I spoke with half a dozen men eating lunch at the Pigeon Roost Dairy Bar outside town [ Inez, Kentucky ]. … They announced their refusal to vote for a black man, without hesitation or apology. “He’s a Muslim, isn’t he?” an aging mine electrician asked. “I won’t vote for a colored man. He’ll put too many coloreds in jobs. Coloreds are O.K.—they’ve done well, good for them, look where they came from. But radical coloreds, no—like that Farrakhan, or that senator from New York, Rangel. There’d be riots in the streets, like the sixties.” … Here was one part of the white working class — maybe not representative, but at least significant.

Coloreds?! That expression turns the clock back about 50 years, don’t it?

What about the other scenario? How has sexism impacted the Clinton campaign?

Short online film wins Cannes competition

The National Film Board of Canada, with the Cannes Short Film Corner and YouTube, sponsors a competition for short online films.

The winner of the NFB Online Competition Cannes 2008 is Alonso Alvarez Barreda for his short film Historia de un Letrero (The Story of a Sign) produced in Mexico/U.S.A. (The film is less than five minutes long.)

Is Barack Obama a Muslim?

Matt Yglesias suggests that we all link to this site to increase its Google ranking:
Is Barack Obama Muslim?

Pastor Hagee, Hitler, and Israel

Further details emerge; this time, audio of a sermon from the 1990s:

Going in and out of biblical verse, Hagee preached: “‘And they the hunters should hunt them,’ that will be the Jews. ‘From every mountain and from every hill and from out of the holes of the rocks.’ If that doesn’t describe what Hitler did in the holocaust you can’t see that.” …

“God sent a hunter. A hunter is someone with a gun and he forces you. Hitler was a hunter. And the Bible says — Jeremiah writing — ‘They shall hunt them from every mountain and from every hill and from the holes of the rocks,’ meaning there’s no place to hide. And that might be offensive to some people but don’t let your heart be offended. I didn’t write it, Jeremiah wrote it. It was the truth and it is the truth. How did it happen? Because God allowed it to happen. Why did it happen? Because God said my top priority for the Jewish people is to get them to come back to the land of Israel.”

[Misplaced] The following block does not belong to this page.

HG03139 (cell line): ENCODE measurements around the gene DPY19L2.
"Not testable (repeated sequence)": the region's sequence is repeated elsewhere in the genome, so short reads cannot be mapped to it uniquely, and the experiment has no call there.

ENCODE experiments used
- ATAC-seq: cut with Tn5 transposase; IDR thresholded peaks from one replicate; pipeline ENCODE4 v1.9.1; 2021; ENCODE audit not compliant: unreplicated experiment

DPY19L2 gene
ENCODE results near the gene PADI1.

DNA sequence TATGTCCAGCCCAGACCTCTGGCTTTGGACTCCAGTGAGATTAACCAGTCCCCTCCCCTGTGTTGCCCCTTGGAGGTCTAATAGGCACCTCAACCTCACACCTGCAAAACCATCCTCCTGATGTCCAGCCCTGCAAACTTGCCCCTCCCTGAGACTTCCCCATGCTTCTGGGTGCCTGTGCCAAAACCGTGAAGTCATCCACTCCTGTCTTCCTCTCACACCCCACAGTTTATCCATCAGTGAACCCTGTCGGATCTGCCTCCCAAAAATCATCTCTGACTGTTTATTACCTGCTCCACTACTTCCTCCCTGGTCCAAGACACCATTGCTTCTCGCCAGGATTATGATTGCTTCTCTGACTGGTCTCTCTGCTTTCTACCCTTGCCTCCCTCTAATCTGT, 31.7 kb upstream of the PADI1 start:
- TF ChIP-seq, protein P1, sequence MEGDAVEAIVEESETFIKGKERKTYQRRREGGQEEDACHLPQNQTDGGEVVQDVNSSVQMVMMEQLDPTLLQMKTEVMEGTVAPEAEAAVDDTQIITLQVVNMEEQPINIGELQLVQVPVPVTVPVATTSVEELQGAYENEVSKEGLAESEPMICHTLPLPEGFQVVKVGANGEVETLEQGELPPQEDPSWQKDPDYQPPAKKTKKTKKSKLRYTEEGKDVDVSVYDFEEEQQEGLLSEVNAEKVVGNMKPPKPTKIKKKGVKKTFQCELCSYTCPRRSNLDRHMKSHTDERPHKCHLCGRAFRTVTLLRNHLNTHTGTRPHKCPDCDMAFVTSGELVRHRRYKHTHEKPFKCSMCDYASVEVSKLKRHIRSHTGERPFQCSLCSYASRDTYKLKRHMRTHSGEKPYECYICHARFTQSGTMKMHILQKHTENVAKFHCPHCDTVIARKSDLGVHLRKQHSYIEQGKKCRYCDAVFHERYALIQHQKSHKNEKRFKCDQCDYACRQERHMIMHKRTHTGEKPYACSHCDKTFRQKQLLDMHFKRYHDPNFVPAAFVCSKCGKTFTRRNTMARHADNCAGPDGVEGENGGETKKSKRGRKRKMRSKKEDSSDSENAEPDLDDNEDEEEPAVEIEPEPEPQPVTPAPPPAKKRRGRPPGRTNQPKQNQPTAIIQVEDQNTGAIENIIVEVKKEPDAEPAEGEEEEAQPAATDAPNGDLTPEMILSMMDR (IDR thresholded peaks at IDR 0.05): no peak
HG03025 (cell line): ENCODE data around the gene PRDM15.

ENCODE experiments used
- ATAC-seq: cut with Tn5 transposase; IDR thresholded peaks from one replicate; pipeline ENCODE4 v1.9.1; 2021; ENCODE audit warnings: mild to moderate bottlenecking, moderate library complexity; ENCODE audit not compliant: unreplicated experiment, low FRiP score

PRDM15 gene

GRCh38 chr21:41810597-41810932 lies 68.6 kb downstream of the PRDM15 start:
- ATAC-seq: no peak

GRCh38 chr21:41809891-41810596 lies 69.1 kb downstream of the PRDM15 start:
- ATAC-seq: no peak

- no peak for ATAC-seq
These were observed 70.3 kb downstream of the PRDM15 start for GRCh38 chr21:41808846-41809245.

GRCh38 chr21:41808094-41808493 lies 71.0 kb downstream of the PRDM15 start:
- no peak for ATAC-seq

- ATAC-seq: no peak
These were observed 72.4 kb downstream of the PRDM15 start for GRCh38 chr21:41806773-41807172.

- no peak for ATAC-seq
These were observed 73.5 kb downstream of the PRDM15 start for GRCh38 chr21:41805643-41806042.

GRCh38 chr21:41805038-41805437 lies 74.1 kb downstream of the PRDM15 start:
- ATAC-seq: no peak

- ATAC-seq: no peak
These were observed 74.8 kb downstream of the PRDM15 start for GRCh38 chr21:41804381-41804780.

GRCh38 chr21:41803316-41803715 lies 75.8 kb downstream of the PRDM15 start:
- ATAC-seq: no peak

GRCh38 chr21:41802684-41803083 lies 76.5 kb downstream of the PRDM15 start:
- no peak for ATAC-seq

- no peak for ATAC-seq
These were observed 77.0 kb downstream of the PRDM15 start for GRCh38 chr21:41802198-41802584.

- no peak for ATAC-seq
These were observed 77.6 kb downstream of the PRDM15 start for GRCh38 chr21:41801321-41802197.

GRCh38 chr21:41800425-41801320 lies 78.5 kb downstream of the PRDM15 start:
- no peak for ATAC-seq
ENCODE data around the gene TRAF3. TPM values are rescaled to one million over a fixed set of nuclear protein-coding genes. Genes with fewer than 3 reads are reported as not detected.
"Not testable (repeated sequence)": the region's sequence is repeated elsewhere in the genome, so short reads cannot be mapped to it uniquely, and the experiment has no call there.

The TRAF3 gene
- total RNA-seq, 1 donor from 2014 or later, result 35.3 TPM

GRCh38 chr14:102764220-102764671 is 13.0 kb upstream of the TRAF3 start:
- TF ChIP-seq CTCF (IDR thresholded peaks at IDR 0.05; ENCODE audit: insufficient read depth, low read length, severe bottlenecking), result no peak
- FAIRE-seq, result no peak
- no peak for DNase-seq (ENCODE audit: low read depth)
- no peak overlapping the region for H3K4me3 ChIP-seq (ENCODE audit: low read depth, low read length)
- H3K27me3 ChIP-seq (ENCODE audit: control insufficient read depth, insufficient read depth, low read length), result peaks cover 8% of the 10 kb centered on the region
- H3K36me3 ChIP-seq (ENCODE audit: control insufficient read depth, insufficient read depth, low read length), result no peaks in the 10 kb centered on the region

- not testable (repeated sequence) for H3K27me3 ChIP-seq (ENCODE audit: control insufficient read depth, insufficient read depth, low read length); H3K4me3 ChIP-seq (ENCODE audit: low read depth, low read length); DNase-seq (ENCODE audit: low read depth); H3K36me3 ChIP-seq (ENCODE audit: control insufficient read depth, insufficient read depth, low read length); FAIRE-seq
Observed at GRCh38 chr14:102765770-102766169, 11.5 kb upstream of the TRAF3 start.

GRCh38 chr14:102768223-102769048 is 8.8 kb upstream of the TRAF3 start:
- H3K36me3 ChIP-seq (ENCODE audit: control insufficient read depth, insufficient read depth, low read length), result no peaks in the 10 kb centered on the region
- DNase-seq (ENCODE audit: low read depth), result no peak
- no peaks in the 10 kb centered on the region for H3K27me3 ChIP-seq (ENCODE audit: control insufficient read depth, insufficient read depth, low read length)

For the record, I don’t blame John McCain for not knowing this about Pastor Hagee. McCain is not a theologian, and I’m sure it was an honest mistake when he spoke of Hagee as being a strong supporter of Israel.

But the Hagee story does illustrate an important point. White Christian preachers are innocent until proven guilty, whereas black preachers — and certainly preachers who are both black and Muslim — don’t get the benefit of the doubt. They have to turn somersaults to prove their innocence.

Similarly, Obama is viewed with greater suspicion than McCain. Yes, I know Obama’s relationship with Rev. Wright was much more significant than McCain’s relationship with Pastor Hagee. But still … Obama himself is no radical, yet he is expected to answer for every offensive thing that anyone associated with him says.

There’s a double standard at work here. It’s probably unfair to characterize the dynamic as racist; but “xenophobic” is surely justified. Obama is suspiciously other, and therefore has to pass tests to prove to sceptics that he’s a full-blooded American.


p.s. McCain has had enough.